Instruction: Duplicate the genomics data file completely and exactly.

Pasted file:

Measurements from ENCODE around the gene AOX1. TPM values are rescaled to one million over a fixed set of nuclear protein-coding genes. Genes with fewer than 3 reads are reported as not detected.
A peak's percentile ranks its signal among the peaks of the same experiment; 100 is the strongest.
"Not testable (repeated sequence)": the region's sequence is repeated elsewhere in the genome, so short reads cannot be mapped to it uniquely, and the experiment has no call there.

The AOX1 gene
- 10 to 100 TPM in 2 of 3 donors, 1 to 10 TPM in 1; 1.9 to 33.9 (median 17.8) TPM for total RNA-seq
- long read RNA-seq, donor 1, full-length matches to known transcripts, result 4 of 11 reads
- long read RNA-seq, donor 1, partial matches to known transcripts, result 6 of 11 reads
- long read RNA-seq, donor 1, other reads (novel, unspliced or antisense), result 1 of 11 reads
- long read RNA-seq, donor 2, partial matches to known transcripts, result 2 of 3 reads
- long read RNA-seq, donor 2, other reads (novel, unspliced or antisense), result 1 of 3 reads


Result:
Measurements from ENCODE around the gene AOX1. TPM values are rescaled to one million over a fixed set of nuclear protein-coding genes. Genes with fewer than 3 reads are reported as not detected.
A peak's percentile ranks its signal among the peaks of the same experiment; 100 is the strongest.
"Not testable (repeated sequence)": the region's sequence is repeated elsewhere in the genome, so short reads cannot be mapped to it uniquely, and the experiment has no call there.

The AOX1 gene
- 10 to 100 TPM in 2 of 3 donors, 1 to 10 TPM in 1; 1.9 to 33.9 (median 17.8) TPM for total RNA-seq
- long read RNA-seq, donor 1, full-length matches to known transcripts, result 4 of 11 reads
- long read RNA-seq, donor 1, partial matches to known transcripts, result 6 of 11 reads
- long read RNA-seq, donor 1, other reads (novel, unspliced or antisense), result 1 of 11 reads
- long read RNA-seq, donor 2, partial matches to known transcripts, result 2 of 3 reads
- long read RNA-seq, donor 2, other reads (novel, unspliced or antisense), result 1 of 3 reads